Congratulations! You just peed on a stick and that magical second pink line appeared. You’re pregnant! Unfortunately, when you’re a military wife, you know that the 1001 questions that the average woman has when she finds out she is pregnant are tripled when you are entrenched in military life. As military wives, we have to think about things that others don’t, like: Will the father be deployed before the birth? Will I have help when the baby comes with my family living on the other side of the country? How do I see a doctor and what kind of care is covered?
While I can’t help you with the first two, after going through two pregnancies/deliveries as a military wife, I can help you with the last one and my best advice is this: If you are on Tricare Prime, switch to Tricare Standard! Here’s why:
1. You can see any doctor you want (within the network) and still be covered.
When I first got pregnant, I wanted my maternity care to be with someone I felt safe with, not with whoever the nearest military hospital had available. This became an even more important factor with my second pregnancy when I was opting for a VBAC and needed a supportive doctor. In both cases, I found an in-network civilian practitioner (the first was certified nurse midwife, the second was an OBGYN) by searching this website. The care I received in both cases was incredible despite having difficult deliveries both times. I didn’t have to worry that my babies would be delivered by “whoever was on call” when I went into labor.
Switching to Tricare Standard also enables you to seek out a civilian doctor whose birth practices are in line with the vision you have for your own pregnancy and delivery. For instance, my second delivery ended up being two weeks past my due date and 44 hours long, but it was all worth it to get the VBAC I wanted. Allowing a pregnancy to proceed naturally in those circumstances is highly unusual even with many civilian OBGYNs, so I know I would not have gotten the delivery I longed for if I had stuck with Tricare Prime and delivered at the Naval Hospital rather than seeking out a doctor who had experience in line with the delivery I desired.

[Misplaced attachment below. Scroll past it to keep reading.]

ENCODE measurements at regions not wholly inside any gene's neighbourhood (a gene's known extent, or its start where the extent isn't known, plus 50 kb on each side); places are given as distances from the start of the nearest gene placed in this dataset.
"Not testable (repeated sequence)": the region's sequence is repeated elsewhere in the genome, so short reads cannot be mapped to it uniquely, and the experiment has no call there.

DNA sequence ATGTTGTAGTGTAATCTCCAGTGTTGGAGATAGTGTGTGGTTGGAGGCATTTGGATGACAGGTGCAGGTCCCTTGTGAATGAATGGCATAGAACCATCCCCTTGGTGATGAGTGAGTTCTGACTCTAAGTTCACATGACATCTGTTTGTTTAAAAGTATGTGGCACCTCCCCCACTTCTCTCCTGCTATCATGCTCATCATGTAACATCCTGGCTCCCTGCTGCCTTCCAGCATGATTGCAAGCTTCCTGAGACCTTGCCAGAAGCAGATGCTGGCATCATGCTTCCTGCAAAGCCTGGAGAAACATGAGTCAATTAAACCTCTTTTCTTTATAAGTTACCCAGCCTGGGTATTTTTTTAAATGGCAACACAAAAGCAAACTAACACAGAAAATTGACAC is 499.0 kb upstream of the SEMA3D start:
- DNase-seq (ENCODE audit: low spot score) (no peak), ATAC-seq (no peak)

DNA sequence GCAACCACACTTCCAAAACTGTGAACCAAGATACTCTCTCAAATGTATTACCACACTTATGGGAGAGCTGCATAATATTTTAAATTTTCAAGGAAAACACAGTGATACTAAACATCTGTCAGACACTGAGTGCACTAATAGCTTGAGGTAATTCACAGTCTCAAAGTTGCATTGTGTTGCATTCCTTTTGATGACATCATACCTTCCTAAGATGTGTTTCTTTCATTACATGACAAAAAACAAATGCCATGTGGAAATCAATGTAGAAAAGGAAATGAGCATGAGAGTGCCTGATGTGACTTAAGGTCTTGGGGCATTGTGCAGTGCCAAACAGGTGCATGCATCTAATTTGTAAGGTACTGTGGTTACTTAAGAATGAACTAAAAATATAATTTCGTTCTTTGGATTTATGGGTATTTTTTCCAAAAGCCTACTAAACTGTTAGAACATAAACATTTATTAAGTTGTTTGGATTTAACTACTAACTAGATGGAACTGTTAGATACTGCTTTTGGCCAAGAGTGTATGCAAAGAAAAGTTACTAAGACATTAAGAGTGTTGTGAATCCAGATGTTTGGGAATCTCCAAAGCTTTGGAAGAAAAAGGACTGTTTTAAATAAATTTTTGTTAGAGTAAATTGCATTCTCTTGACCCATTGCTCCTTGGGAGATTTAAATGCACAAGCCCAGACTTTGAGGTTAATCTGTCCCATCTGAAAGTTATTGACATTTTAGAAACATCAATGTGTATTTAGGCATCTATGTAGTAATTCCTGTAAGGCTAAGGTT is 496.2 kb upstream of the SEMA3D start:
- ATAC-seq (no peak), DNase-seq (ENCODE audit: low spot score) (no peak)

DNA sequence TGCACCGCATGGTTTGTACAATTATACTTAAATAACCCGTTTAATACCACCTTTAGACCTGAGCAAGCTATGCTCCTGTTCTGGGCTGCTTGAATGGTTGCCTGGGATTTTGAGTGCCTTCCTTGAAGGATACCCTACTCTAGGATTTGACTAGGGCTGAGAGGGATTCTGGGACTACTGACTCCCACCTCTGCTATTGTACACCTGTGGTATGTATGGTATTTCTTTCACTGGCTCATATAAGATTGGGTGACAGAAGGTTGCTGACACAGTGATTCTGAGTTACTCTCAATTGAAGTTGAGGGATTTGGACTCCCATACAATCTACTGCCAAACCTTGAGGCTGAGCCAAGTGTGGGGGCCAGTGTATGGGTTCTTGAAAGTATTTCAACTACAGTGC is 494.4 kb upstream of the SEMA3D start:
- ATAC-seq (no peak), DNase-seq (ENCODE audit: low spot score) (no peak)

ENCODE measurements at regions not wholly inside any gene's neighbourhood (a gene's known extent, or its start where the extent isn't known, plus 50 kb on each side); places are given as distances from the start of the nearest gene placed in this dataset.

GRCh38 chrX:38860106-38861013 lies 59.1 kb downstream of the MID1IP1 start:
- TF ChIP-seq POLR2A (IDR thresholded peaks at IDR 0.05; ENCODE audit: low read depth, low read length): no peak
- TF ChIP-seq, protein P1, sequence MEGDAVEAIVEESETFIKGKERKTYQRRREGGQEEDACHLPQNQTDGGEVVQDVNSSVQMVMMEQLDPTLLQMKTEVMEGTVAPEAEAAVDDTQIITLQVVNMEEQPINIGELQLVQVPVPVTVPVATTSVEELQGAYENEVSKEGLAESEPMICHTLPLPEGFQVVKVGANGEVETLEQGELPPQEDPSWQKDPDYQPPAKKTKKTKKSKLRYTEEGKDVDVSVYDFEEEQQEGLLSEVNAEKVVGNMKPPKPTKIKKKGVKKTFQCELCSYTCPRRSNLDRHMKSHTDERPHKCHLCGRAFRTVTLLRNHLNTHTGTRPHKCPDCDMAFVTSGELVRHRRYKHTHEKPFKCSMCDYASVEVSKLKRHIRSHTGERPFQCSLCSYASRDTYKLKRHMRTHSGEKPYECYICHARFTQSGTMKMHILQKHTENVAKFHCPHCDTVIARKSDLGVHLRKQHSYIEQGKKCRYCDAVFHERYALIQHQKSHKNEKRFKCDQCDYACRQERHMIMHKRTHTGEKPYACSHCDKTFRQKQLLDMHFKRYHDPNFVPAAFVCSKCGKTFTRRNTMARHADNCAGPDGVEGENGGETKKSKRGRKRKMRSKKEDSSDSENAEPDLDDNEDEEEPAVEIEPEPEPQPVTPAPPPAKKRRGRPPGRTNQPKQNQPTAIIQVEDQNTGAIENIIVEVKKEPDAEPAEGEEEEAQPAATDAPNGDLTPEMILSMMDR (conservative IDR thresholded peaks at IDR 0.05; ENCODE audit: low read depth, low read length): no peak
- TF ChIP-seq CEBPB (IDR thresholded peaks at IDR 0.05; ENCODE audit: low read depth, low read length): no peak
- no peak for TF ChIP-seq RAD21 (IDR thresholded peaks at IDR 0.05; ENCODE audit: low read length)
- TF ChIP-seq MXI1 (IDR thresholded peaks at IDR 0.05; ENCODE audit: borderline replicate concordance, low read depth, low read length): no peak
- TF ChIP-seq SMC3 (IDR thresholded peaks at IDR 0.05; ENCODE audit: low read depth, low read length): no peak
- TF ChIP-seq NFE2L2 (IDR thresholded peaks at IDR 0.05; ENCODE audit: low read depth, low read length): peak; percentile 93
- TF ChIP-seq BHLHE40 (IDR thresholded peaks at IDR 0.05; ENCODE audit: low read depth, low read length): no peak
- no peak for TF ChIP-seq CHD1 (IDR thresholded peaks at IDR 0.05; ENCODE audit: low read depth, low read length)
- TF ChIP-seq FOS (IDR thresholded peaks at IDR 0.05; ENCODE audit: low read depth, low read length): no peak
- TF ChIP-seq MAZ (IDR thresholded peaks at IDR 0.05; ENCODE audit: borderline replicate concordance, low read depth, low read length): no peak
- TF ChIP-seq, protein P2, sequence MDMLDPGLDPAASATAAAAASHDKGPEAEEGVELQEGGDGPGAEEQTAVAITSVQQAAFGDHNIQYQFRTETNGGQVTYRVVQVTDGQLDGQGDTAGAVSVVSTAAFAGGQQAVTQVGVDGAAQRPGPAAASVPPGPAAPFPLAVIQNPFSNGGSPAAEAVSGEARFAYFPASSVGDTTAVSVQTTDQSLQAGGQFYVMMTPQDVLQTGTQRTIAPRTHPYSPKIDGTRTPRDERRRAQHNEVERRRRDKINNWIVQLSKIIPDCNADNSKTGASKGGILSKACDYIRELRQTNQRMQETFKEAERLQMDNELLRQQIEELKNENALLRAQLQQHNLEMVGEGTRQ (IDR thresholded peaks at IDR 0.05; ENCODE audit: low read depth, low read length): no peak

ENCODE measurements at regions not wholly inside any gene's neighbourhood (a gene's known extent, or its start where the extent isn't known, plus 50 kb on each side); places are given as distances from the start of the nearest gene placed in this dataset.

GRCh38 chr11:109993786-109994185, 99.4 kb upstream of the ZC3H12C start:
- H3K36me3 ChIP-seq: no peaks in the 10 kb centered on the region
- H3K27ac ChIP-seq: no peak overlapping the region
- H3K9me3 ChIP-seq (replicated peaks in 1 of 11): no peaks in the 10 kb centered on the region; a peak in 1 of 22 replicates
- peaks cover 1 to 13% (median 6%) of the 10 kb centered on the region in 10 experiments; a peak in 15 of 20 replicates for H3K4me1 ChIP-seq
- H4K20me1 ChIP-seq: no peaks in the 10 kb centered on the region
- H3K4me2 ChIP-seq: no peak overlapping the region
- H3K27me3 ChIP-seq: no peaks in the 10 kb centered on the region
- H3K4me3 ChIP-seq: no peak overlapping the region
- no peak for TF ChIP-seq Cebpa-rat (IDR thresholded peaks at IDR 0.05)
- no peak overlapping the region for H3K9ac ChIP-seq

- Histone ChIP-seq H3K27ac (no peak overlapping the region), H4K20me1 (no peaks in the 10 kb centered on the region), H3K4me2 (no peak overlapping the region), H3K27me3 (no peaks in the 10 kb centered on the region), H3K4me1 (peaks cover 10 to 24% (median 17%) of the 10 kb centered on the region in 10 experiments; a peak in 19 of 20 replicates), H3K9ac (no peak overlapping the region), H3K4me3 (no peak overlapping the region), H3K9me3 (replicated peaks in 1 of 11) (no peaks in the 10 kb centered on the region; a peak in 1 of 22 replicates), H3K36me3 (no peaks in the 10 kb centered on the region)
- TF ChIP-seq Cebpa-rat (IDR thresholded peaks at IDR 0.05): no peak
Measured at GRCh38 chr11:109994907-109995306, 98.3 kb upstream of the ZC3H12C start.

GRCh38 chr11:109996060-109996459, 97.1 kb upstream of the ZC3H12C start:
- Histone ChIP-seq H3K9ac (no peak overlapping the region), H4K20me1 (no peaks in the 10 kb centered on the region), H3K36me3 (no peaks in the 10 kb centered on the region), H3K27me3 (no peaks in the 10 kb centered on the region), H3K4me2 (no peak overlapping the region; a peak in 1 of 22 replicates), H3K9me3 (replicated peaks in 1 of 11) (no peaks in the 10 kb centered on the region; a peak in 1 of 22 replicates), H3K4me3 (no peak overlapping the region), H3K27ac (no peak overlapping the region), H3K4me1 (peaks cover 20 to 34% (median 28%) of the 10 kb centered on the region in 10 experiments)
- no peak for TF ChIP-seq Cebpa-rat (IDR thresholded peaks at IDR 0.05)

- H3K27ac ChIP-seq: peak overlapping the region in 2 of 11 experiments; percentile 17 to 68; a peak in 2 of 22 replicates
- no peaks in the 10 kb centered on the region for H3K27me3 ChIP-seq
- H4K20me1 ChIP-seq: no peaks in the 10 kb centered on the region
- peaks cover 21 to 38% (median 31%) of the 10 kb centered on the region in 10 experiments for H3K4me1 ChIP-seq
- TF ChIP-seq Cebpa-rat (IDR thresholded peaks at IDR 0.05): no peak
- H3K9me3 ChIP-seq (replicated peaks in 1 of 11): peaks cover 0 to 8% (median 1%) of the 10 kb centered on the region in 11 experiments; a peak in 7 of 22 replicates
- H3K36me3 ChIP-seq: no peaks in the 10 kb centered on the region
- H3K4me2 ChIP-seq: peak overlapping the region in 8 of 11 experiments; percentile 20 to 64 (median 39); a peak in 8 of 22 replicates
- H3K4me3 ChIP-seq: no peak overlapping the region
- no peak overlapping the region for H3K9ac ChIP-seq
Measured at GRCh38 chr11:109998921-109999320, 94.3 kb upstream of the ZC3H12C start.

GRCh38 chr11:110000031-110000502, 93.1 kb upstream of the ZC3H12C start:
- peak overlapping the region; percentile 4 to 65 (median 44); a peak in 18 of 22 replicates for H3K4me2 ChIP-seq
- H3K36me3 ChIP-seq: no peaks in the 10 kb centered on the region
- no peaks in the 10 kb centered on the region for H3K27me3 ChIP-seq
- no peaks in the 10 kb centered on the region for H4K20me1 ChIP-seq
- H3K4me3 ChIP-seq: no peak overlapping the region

2. The coverage for pregnancies goes beyond the normal Tricare Standard coverage.
I actually choose to remain on Standard beyond my pregnancies because waits at MTFs, the chaotic referral process, and negative experiences with disengaged military providers has left me disillusioned with military health care. Typically, this means I pay a percentage with each visit we pay to civilian providers. While the cost is usually very low with network providers, it can definitely add up.
However, pregnancy coverage on the Tricare Standard plan is a pleasant exception to the rule.
As long as your civilian network provider is filing the billing properly (it must be billed under your ‘global maternity’ plan, not as individual visits), you should only have to pay a small fee for the hospital stay after your delivery, and pay absolutely nothing for your prenatal and delivery care even while seeing a civilian doctor! So what does that look like realistically?
With my first son I had an unplanned c-section followed by a four-day stay in the hospital. The bill was well over $30,000, but we paid a mere $71 for the entire thing. With my second, we were in the hospital for one night following a two day VBAC delivery and paid just $24. Not bad!
The only thing to keep in mind with this factor is whether or not you will require non-pregnancy related medical attention while on Tricare Standard. If you have to seek out a civilian doctor for care not related to your pregnancy, you may have to pay a percentage. Personally, I have never received a bill that was more than $200 even when I had to see specialist, and the average cost-share bill that I have received is usually between $18-45. Remember, the catastrophic cap for the year on Tricare Standard is $1000, which is less than what some people pay for health coverage on a monthly basis. For information on what is and isn’t covered during your pregnancy, see this Tricare fact sheet.
3. You can go back to Tricare Prime 3 months after you deliver.
When you switch to Tricare Standard, you can’t switch back to Tricare Prime for one year. However, looking at that in terms of your pregnancy means that you can be back to receiving all your care at the MTF under Tricare Prime just three months after your delivery (And will you really be scheduling many doctors appointments in the first three months of postpartum sleep-deprived madness? I thought not).
While I’m certainly not an expert on the inner working of the Tricare billing system, overall I’ve never been sorry that I switched to Tricare Standard during my pregnancies (or otherwise!). Your pregnancy is unique, and your prenatal care and delivery should speak to that. Tricare Standard is, in my opinion, the best option for military wives to receive the individualized and attentive prenatal/delivery care they deserve.